Have you ever visited a blog and seen video embeds that exceed the size of the column and overlap one of the sidebars? It truly is quite unattractive.
I have optimized my blog for a screen that is 800 pixels wide. I did that because, when I started it, 800 by 600 was still not unusual, though 1024 by 768 was becoming more common. I have kept it that way because, with the advent of netbooks and tablets, I think it’s still wise to maintain a convenient width for small screens.
My main column is 550 pixels wide and the sidebar is 250 pixels wide. I consider 450 pixels to be the optimal size for a video in my world.
Many video sources, such as YouTube, offer a selection of dimensions, but the selection is often limited and widths of 500 or fewer pixels are seldom options.
You can convert the size of any video embed.
It’s one of those the things that, once you know how to do it, seems absurdly simple. (When I worked tech support, I found that every question is easy when you already know the answer.)
Here is a typical YouTube embed code (embed codes from television sites, such as Comedy Central, are often longer, but the principle is the same). The red boxes highlight the size settings. Typically, there are two size settings, one for the embedded object and one for the video itself. Sometimes there’s only one.
By changing the values in the areas outlined above, you can change the size of the embed. Unless you want to have weird fun with embeds, it’s probably best to maintain the default aspect ratio.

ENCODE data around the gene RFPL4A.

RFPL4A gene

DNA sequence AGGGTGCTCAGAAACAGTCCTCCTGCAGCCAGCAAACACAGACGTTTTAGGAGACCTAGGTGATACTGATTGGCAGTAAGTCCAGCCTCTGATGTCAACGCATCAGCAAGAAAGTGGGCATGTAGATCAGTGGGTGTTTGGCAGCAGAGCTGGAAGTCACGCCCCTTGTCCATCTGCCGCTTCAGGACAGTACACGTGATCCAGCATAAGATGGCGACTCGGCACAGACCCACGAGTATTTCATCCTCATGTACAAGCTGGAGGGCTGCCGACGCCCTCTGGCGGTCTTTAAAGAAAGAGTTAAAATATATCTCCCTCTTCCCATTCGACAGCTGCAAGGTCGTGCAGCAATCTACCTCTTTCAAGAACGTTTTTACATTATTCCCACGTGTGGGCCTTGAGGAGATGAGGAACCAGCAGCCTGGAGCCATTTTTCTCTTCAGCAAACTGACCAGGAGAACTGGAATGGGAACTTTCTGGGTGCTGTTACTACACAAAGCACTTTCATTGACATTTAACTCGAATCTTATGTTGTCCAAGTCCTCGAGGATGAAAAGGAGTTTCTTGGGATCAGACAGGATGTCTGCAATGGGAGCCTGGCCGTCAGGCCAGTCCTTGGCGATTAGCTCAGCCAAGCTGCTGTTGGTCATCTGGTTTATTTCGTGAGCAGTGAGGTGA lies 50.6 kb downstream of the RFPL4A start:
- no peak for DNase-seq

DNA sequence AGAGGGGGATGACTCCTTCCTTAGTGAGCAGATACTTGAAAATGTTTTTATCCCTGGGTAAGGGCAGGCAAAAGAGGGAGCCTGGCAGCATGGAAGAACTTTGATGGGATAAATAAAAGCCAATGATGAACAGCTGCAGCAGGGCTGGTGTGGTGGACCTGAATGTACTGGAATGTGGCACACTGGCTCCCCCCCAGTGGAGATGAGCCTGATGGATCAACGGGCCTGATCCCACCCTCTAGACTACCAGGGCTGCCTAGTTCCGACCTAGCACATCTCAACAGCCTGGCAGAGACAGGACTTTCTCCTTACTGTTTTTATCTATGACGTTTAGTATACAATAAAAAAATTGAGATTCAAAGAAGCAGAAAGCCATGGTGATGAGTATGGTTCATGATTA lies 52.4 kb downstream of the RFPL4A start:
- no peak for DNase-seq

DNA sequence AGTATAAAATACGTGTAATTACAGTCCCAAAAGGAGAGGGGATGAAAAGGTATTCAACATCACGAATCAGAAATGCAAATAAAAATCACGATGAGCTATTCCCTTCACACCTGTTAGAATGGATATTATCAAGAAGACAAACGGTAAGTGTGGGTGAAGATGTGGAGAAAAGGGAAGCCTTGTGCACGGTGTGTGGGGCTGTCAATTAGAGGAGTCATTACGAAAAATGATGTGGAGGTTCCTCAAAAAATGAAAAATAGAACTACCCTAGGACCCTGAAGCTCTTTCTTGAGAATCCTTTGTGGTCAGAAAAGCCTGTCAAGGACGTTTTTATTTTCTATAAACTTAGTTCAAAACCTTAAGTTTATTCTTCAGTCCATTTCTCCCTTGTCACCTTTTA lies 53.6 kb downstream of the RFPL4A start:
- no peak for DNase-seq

The formula below manages the arithmetic for maintaining the aspect ratio. For those of you young enough to remember elementary school arithmetic, it is a simple percentage calculation:
(desired width)/(original width) * (original height) = (desired height)
I pumped the formula into an Open Office spread sheet and made a chart for the most common combinations I have encountered. By creating the formula, I made it possible to enter a new dimension into the spreadsheet and let the spreadsheet calculate the results.
I’ve outlined the spreadsheet formula in this picture. It includes the most common dimensions I have encountered. Feel free to print the picture and use it:
You can also use this to determine the dimensions of any other embedded object.
For example, here’s a portion of the link for the picture above. I have omitted the carets (or pointy brackets) from before and after the text, or it would appear as a link:
img src=”http://www.geekazine.com/wp-content/uploads/2010/08/vid_conversion.jpg” alt=”Spreadsheet Picture” /
If linking to a picture from an external source, you can add width and height settings to the link as follows, where NNN represents the pixel values of the dimensions:
img width=”NNNpx” height=”NNNpx” src=”http://www.geekazine.com/wp-content/uploads/2010/08/vid_conversion.jpg” alt=”Spreadsheet Picture” /
(By convention, width comes first.)
I keep the chart, trimmed to size with a high tech set of scissors from the dollar store, on my desk.